I have little to say about Afghanistan. I was on my summer holiday when the collapse began. The thought of weighing in leaves a bad taste in my mouth.
Yes, I’ve found a few longform articles on it all which seem informative and insightful. I could point to the political commentators I think seem to be saying the most sensible things. But this isn’t the place to air my “take” on the situation itself.
Yet, with the fall of Kabul dominating the week’s news, pastors and preachers are wondering how, if at all, they acknowledge the situation from the pulpit this coming Sunday.
The challenge is always the same when global tragedies dominate the news cycle. We feel the need to acknowledge, and even act, in some way – yet what can we do? Our responses often amount to what another writer (very familiar with existing Afghan refugees in the UK) describes as “mere noise”. And we know it. We know that, in a few weeks, we will probably not be saying anything about it.
I have been pondering, then, if we can draw on anything from church history to prepare ourselves to meet this Sunday, and all the Sundays after, any differently. I considered writing on the early church and imprecatory psalms. I considered writing on the early church and persecution. I considered digging into what the Reformers wrote and prayed when news of war and downfall rolled into town. I flicked through Augustine’s City of God.
But everything just felt like gobbets – snippets to adorn a prayer or a sermon, piggybacking on the gravitas of history. Mere piecemeal retrieval.
If we’re to truly remember the world’s tragedies in our ministries, what we need to retrieve isn’t simply what our Christian forebears taught in their ministries. We need to also retrieve their sense of the world which lay behind their ministries – a sense that the world is unstable, violent, and harsh.
We’ve lost that sense of the world, big time. More friends and family than I can count shared the scenes from Kabul airport on social media. More than a few did so with captions asking how such a thing could happen “in this day and age” – a response which hugely echoed the initial reaction to Covid-19. Global pandemics, political collapse, religious violence – things of the past, surely? Human history, we tell ourselves, is ultimately on the upswing. We’re constantly progressing in our scientific knowledge, and similarly progressing as a culture. But John Gray, the atheist philosopher, calls this “the myth of progress“:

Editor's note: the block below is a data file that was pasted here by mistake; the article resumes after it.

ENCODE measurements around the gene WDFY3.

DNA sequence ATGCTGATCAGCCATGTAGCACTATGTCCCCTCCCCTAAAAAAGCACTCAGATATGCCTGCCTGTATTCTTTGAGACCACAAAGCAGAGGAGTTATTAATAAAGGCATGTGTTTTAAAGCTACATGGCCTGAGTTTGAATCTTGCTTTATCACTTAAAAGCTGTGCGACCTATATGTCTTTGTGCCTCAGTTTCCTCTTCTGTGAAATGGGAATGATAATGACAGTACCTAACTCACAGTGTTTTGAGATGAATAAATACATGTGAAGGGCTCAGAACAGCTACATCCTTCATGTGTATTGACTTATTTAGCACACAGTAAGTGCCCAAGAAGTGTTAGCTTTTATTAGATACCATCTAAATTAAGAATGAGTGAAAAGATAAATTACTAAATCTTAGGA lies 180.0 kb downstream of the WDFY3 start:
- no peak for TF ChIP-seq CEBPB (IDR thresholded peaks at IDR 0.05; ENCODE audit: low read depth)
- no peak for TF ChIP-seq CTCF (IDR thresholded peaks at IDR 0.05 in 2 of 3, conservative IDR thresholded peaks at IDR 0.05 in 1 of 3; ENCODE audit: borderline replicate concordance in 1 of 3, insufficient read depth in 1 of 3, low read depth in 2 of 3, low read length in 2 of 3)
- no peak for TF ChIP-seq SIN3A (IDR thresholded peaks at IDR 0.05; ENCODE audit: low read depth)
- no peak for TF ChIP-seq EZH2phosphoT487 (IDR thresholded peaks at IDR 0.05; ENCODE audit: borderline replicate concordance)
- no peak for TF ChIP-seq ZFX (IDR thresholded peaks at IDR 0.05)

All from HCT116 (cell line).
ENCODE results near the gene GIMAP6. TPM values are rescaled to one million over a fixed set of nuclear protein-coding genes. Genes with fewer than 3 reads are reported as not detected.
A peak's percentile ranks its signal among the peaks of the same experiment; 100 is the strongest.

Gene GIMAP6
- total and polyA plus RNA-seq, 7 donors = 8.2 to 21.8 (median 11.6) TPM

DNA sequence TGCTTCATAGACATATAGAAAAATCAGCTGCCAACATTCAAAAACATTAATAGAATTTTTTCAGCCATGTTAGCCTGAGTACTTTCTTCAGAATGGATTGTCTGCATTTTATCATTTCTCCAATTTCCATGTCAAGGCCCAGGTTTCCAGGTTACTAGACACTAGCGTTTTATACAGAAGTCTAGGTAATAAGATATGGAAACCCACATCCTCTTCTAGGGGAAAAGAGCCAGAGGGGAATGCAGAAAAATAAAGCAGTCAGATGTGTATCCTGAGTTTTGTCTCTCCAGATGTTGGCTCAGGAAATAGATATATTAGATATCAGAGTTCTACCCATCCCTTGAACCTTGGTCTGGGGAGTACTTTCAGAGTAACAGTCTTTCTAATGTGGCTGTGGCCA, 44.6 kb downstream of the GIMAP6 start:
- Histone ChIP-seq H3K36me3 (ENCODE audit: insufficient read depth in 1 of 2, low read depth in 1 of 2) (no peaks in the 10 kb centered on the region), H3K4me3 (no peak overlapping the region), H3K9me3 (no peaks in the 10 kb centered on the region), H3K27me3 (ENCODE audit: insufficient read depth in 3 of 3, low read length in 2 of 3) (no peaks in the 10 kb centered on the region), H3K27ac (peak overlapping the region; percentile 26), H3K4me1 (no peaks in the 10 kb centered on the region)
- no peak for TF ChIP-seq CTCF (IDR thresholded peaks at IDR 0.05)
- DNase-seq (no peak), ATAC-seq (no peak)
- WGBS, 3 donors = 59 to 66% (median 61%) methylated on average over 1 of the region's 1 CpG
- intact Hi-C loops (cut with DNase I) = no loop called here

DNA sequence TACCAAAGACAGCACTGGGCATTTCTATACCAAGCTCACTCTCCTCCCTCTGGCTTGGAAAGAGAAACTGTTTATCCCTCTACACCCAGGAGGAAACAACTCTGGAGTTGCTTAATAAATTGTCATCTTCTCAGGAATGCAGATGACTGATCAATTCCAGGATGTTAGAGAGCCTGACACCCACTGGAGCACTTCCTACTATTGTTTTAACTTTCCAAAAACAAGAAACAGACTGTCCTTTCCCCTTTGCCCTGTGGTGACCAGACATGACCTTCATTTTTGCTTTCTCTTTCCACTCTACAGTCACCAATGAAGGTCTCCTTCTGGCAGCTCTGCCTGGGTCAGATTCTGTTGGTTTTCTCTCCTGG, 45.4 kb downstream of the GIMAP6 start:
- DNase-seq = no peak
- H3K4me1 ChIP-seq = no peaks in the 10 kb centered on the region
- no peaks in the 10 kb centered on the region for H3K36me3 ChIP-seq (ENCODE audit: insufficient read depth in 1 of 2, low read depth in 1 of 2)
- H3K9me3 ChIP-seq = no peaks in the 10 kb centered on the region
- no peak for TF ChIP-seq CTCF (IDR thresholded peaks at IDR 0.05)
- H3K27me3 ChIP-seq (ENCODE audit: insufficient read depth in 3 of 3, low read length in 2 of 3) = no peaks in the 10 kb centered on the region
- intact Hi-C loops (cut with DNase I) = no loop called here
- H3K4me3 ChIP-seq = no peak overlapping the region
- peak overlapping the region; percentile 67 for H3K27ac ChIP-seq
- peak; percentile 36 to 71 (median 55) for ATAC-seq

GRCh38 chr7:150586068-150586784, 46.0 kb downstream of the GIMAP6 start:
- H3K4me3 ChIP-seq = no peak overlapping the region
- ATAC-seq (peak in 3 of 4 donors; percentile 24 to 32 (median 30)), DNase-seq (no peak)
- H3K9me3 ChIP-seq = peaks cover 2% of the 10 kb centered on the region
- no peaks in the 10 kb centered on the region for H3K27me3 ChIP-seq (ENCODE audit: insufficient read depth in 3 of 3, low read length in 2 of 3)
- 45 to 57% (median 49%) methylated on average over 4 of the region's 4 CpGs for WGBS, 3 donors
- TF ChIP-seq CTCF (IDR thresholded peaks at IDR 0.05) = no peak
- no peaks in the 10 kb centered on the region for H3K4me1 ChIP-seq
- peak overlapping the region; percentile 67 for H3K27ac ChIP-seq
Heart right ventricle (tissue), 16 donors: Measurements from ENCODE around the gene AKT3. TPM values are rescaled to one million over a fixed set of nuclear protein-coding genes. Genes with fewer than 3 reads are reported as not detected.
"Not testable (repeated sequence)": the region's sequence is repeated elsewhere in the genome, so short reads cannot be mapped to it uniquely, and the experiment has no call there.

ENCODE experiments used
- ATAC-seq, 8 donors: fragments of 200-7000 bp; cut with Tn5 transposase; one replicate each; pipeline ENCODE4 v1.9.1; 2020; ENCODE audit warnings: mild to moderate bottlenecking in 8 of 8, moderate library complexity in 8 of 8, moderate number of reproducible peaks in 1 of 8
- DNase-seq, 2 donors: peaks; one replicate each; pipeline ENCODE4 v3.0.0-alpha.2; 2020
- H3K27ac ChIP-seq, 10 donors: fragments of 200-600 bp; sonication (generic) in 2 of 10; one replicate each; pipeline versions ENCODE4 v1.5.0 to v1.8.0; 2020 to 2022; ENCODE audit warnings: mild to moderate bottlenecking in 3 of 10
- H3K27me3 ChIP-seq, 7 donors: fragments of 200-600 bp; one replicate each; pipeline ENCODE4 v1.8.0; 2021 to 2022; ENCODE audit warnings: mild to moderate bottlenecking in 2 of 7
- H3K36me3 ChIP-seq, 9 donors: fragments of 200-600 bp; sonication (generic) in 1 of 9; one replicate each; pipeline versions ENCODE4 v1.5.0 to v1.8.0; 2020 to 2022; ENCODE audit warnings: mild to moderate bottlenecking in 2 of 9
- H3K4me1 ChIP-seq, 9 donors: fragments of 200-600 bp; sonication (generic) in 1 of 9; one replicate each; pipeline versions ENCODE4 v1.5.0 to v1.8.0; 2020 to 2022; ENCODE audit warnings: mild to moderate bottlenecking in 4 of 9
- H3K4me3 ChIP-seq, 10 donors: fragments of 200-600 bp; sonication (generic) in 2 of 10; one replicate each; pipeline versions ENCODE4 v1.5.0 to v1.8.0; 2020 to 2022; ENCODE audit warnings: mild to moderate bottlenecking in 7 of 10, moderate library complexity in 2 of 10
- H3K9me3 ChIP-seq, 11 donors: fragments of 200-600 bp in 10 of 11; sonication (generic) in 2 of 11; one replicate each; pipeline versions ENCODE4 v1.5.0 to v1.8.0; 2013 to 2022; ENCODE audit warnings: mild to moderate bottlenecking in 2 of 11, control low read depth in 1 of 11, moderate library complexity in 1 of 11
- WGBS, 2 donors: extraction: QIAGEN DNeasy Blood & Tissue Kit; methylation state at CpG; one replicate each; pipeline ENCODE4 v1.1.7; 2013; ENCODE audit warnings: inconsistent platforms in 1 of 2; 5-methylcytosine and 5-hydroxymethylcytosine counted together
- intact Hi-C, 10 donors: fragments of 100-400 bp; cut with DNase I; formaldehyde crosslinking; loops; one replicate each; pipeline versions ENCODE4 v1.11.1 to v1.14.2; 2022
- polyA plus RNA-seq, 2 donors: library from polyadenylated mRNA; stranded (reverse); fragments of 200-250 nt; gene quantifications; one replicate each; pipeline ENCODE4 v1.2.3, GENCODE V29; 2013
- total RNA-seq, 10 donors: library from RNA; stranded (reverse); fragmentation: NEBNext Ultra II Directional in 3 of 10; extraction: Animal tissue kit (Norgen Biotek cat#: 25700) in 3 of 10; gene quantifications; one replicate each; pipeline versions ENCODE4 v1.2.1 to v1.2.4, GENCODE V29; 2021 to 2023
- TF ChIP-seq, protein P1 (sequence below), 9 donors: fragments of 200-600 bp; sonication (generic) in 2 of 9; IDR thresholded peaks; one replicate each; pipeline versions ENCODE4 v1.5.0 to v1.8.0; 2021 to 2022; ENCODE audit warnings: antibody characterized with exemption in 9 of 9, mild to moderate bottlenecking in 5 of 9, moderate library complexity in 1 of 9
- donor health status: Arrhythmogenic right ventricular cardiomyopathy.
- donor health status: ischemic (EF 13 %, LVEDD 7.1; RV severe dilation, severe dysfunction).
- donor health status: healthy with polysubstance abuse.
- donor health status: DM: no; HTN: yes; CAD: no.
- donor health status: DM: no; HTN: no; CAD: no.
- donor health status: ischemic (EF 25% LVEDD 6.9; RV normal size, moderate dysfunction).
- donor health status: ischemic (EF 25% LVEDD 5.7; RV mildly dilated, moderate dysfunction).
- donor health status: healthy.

In science and technology, progress isn’t a myth. However, the myth is that the progress achieved in science and technology can occur in ethics, politics, or, more simply, civilization. The myth is that the advances made in civilization can be the basis for a continuing, cumulative improvement.
Gray points out that any apparent ethical or civilisational progress can evaporate in an instant (e.g. we abolished torture, but then brought it back in the War on Terror). And he’s quick to point out that even our scientific and technological progress can be lost, as the demise of the Roman Empire teaches us only too well.
We buy into the myth of progress because we in the West live inside the fragile, cushioned bubble of modernity and consumer capitalism. Society, for us, is thought to be fundamentally safe and stable, allowing us the freedom to consume our chosen lifestyle. Sometimes the system wobbles with the occasional recession, and our consumption has to slow down for a while whilst things get back on their feet. But the world then carries on as we are sure it always will. If you doubt me, you simply need to find some video clips of British people mortified that they still can’t go on summer holidays abroad to wherever they like this year.
But these are not the conditions in which most of humanity has lived, or even lives now. They are not the conditions in which most Christian theology has been formulated. They are not the conditions in which most Christian sermons have been preached. Origen was imprisoned in 249AD and tortured for two years straight – just enough to keep him alive, attempting to force him to recant. John Wycliffe carried out his ministry during the Black Death in the mid-1300s. Outbreaks of plague, religious persecution, and the threat of Turkish invasion in Europe punctuated the Reformation era. A British pastor in 1900 did ministry in a country with a 23% infant mortality rate.